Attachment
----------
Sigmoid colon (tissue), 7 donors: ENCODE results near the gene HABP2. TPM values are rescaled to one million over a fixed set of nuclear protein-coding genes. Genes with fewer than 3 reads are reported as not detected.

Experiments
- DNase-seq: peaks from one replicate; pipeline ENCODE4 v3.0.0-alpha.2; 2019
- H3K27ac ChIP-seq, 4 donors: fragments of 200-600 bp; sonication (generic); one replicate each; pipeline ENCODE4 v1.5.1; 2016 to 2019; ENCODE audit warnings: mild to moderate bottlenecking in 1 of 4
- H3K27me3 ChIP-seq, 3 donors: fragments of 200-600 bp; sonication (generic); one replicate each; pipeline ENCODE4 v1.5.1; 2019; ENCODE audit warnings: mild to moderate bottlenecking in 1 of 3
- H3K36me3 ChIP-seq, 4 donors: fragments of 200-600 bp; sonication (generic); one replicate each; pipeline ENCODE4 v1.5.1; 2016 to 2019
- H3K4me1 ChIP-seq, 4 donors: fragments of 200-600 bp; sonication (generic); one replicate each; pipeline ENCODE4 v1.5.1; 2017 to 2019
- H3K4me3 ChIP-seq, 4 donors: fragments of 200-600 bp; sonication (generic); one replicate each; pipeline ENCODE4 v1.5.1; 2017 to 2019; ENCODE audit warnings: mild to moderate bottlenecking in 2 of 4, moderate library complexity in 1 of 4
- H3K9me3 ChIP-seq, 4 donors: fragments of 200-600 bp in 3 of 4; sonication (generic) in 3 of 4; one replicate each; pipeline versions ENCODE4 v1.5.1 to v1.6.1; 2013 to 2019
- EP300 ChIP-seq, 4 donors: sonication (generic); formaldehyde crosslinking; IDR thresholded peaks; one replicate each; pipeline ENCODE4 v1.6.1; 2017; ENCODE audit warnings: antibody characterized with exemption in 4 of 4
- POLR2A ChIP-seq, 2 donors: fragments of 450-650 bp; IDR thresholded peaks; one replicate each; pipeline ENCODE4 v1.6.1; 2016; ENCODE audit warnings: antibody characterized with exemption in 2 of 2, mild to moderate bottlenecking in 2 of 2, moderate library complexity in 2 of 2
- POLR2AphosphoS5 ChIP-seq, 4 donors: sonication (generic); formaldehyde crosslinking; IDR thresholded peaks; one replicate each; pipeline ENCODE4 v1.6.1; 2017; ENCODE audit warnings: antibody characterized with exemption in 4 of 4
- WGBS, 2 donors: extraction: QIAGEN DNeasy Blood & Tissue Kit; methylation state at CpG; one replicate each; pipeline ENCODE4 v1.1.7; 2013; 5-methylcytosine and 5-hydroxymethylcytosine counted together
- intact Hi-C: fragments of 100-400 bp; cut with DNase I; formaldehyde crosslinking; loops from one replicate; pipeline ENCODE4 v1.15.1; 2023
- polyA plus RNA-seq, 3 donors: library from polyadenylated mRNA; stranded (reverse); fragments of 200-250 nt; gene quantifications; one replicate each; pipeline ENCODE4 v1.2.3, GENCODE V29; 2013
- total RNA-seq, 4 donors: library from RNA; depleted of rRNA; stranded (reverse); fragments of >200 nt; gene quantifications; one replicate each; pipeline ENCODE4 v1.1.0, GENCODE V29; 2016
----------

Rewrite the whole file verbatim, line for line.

Sigmoid colon (tissue), 7 donors: ENCODE results near the gene HABP2. TPM values are rescaled to one million over a fixed set of nuclear protein-coding genes. Genes with fewer than 3 reads are reported as not detected.

Experiments
- DNase-seq: peaks from one replicate; pipeline ENCODE4 v3.0.0-alpha.2; 2019
- H3K27ac ChIP-seq, 4 donors: fragments of 200-600 bp; sonication (generic); one replicate each; pipeline ENCODE4 v1.5.1; 2016 to 2019; ENCODE audit warnings: mild to moderate bottlenecking in 1 of 4
- H3K27me3 ChIP-seq, 3 donors: fragments of 200-600 bp; sonication (generic); one replicate each; pipeline ENCODE4 v1.5.1; 2019; ENCODE audit warnings: mild to moderate bottlenecking in 1 of 3
- H3K36me3 ChIP-seq, 4 donors: fragments of 200-600 bp; sonication (generic); one replicate each; pipeline ENCODE4 v1.5.1; 2016 to 2019
- H3K4me1 ChIP-seq, 4 donors: fragments of 200-600 bp; sonication (generic); one replicate each; pipeline ENCODE4 v1.5.1; 2017 to 2019
- H3K4me3 ChIP-seq, 4 donors: fragments of 200-600 bp; sonication (generic); one replicate each; pipeline ENCODE4 v1.5.1; 2017 to 2019; ENCODE audit warnings: mild to moderate bottlenecking in 2 of 4, moderate library complexity in 1 of 4
- H3K9me3 ChIP-seq, 4 donors: fragments of 200-600 bp in 3 of 4; sonication (generic) in 3 of 4; one replicate each; pipeline versions ENCODE4 v1.5.1 to v1.6.1; 2013 to 2019
- EP300 ChIP-seq, 4 donors: sonication (generic); formaldehyde crosslinking; IDR thresholded peaks; one replicate each; pipeline ENCODE4 v1.6.1; 2017; ENCODE audit warnings: antibody characterized with exemption in 4 of 4
- POLR2A ChIP-seq, 2 donors: fragments of 450-650 bp; IDR thresholded peaks; one replicate each; pipeline ENCODE4 v1.6.1; 2016; ENCODE audit warnings: antibody characterized with exemption in 2 of 2, mild to moderate bottlenecking in 2 of 2, moderate library complexity in 2 of 2
- POLR2AphosphoS5 ChIP-seq, 4 donors: sonication (generic); formaldehyde crosslinking; IDR thresholded peaks; one replicate each; pipeline ENCODE4 v1.6.1; 2017; ENCODE audit warnings: antibody characterized with exemption in 4 of 4
- WGBS, 2 donors: extraction: QIAGEN DNeasy Blood & Tissue Kit; methylation state at CpG; one replicate each; pipeline ENCODE4 v1.1.7; 2013; 5-methylcytosine and 5-hydroxymethylcytosine counted together
- intact Hi-C: fragments of 100-400 bp; cut with DNase I; formaldehyde crosslinking; loops from one replicate; pipeline ENCODE4 v1.15.1; 2023
- polyA plus RNA-seq, 3 donors: library from polyadenylated mRNA; stranded (reverse); fragments of 200-250 nt; gene quantifications; one replicate each; pipeline ENCODE4 v1.2.3, GENCODE V29; 2013
- total RNA-seq, 4 donors: library from RNA; depleted of rRNA; stranded (reverse); fragments of >200 nt; gene quantifications; one replicate each; pipeline ENCODE4 v1.1.0, GENCODE V29; 2016